Hairston Happy to Keep Going

From Associated Press

If Carl Hairston decides to return for a 15th NFL season in 1990, it will be for the same reason he played the first 14.

“I enjoy competition,” says the Cleveland Browns’ 37-year-old defensive lineman. “Age is not a factor for me. It’s a matter of competing and enjoying the game.”

Hairston fully expects to be back next year, although he says he’ll wait until the offseason to make a final decision. For now, his attention is focused on the Browns’ Jan. 6 playoff game against the Buffalo Bills.

Hairston said the 16-game regular season didn’t wear him out because defensive line coach John Teerlinck developed a rotation aimed at keeping his players fresh.


Late in the year, Hairston was being used almost exclusively on passing downs, while Chris Pike replaced him on earlier downs.

“John does a good job of keeping everybody rested, and that’s a big key for us,” Hairston said. “We’ve got guys who can play every position on the line, so that’s a big plus for this defensive line. The guys that have come off the bench have been a big help.”

In spite of his age, Hairston ranked third on the team with 6 1-2 quarterback sacks this season; Michael Dean Perry and Bubba Baker each had seven.

As a team, the Browns recorded 45 sacks, breaking the club record of 44 set in 1967 and matched in 1985.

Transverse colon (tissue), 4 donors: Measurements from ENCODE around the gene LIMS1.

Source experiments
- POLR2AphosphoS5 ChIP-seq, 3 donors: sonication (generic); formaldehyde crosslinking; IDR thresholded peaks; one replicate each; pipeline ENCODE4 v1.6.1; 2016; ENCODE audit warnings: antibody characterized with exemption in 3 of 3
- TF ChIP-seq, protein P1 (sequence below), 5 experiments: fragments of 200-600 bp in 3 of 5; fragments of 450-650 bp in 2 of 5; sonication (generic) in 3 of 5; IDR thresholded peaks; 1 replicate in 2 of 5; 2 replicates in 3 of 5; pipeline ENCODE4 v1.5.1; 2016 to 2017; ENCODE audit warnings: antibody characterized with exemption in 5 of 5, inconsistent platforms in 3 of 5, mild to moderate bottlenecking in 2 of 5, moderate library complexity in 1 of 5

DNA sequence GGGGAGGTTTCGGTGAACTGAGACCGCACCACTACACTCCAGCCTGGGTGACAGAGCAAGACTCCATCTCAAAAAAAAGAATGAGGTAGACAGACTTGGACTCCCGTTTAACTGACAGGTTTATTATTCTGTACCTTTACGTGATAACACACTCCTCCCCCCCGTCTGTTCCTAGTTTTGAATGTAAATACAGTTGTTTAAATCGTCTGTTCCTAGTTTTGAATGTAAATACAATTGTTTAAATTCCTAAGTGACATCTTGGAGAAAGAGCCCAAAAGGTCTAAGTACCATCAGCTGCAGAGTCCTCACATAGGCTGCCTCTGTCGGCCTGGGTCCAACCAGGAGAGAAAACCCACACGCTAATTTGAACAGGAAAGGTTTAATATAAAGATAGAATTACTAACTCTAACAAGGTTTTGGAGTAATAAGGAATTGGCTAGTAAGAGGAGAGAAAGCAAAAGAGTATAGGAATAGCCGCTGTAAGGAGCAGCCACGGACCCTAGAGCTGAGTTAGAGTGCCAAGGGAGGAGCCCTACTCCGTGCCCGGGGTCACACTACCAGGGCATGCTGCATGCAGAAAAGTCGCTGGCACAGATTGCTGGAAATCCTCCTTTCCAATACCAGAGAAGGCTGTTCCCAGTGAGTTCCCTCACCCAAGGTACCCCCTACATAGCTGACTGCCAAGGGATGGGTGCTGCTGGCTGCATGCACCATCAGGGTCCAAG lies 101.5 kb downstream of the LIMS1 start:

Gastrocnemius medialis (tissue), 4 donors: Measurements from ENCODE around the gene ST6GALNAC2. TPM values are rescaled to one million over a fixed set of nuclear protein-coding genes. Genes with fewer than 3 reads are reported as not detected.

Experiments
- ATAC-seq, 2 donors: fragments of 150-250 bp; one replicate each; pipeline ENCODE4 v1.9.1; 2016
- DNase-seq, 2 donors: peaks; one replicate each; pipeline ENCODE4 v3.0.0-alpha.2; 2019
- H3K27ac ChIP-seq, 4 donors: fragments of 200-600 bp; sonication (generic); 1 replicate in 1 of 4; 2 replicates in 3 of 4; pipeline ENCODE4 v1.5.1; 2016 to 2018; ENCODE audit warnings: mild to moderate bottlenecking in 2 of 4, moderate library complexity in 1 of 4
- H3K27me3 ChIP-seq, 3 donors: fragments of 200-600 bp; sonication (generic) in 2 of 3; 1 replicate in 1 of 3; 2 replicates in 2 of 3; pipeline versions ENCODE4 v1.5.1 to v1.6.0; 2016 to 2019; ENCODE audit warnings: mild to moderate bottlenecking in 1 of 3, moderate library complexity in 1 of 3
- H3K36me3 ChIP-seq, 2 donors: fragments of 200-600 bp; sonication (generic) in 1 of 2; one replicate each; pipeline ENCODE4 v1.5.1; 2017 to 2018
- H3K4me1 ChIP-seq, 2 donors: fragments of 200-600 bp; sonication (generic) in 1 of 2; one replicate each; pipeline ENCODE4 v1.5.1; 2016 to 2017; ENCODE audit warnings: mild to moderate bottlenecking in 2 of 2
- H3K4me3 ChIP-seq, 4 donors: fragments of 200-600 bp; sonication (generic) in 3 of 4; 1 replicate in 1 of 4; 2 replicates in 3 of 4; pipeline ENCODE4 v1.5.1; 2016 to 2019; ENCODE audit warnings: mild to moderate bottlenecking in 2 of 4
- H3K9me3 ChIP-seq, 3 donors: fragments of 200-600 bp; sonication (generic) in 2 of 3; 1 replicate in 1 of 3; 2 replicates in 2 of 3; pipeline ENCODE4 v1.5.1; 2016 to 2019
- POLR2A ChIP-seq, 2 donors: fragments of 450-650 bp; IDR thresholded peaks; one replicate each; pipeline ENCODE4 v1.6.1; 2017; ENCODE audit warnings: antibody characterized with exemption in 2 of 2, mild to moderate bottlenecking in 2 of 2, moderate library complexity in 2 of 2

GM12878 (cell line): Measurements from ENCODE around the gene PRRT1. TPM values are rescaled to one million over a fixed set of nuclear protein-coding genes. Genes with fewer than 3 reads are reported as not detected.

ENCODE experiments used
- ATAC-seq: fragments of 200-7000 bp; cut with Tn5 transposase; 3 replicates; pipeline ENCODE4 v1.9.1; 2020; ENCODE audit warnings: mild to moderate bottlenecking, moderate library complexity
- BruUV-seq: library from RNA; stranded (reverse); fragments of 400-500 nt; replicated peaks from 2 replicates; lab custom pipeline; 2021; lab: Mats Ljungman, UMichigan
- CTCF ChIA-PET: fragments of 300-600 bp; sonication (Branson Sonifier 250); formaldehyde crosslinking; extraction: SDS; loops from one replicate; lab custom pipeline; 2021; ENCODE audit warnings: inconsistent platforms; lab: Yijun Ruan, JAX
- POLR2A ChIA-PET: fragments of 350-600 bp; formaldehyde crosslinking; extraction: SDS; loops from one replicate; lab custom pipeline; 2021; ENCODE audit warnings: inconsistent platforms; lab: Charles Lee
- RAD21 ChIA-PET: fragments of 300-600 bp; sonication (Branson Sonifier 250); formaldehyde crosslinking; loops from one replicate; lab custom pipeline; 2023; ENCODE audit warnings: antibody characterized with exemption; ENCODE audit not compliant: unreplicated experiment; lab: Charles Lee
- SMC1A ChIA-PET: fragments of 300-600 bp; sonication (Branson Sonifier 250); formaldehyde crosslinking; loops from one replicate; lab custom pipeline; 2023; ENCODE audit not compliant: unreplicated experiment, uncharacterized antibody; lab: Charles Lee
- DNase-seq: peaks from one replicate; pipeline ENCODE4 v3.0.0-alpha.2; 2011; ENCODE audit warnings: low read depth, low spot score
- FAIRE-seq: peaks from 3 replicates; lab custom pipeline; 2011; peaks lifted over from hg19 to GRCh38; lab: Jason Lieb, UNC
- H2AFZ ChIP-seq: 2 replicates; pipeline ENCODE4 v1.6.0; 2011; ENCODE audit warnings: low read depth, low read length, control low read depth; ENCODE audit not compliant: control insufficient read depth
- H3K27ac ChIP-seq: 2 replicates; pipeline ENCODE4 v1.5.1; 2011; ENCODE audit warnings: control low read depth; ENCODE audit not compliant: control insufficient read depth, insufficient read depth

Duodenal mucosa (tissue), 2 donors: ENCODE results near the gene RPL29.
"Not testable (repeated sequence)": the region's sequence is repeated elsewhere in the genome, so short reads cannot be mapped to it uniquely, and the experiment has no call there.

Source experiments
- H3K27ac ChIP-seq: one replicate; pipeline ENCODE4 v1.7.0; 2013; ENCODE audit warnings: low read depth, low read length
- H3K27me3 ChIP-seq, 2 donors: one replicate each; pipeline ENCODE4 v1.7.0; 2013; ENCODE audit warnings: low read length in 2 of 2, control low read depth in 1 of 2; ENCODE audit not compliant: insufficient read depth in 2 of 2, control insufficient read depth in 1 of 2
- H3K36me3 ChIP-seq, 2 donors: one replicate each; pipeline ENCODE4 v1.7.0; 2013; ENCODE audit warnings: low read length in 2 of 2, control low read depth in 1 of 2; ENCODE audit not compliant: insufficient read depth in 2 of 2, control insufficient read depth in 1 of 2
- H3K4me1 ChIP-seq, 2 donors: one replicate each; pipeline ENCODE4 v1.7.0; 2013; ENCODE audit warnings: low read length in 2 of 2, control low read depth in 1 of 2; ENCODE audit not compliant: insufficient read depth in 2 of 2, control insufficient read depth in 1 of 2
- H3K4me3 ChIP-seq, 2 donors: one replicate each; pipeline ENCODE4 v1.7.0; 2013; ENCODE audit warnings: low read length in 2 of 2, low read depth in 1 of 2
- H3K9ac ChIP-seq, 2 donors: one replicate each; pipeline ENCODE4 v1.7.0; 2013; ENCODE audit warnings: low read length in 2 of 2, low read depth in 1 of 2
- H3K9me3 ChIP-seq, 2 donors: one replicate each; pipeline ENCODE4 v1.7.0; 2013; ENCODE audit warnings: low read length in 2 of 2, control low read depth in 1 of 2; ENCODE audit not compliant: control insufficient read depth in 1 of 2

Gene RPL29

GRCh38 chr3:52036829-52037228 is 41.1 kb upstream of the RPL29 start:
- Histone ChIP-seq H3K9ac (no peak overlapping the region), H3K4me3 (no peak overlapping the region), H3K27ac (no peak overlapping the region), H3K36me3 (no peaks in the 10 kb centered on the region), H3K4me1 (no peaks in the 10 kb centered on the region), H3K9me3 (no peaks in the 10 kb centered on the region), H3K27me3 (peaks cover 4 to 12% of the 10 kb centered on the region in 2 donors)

Teerlinck had made the record a goal for his defensive linemen this year, and they got it by sacking Houston’s Warren Moon five times in Saturday’s 24-20 win at the Astrodome, clinching the AFC Central Division title.

“That record has stood for a long time, so now our name will go on the record books. That was very exciting for us,” Hairston said.

Hairston has missed only three games because of injury during his 14 years, an achievement that once prompted Baker to quip that Hairston “will be the first player to earn a Pro Bowl check and Social Security check in the same year.”

In addition to his presence on the field, Hairston has a quiet, workmanlike approach to practice that makes him a leader by example in the clubhouse.


He gets an extra notch of respect because he played in Super Bowl XV with the Eagles after the 1980 season. Oakland, which edged the Browns in a playoff game that season, beat Philadelphia 27-10 for the championship.

“I think we’ve got more talent here than we had in Philadelphia that year, on offense and defense,” Hairston said.

Still, he’s leaving nothing to chance. Warnings of fines from the league office notwithstanding, he’s planning on sticking with the gaudy orange shoes that he and more than a half-dozen teammates wore as good-luck charms in the win at Houston.

“I’m not going to change my shoes. I’m going to stay with my orange ones,” Hairston said.


Coach Bud Carson said he has no objections to the orange shoes, which were first worn a few weeks ago by receiver Webster Slaughter and tailback Eric Metcalf, two of the faster Browns. Calling attention to Hairston’s footwork, though, might not be the best idea, Carson indicated.

“That’s carrying it a little too far,” he said with a laugh.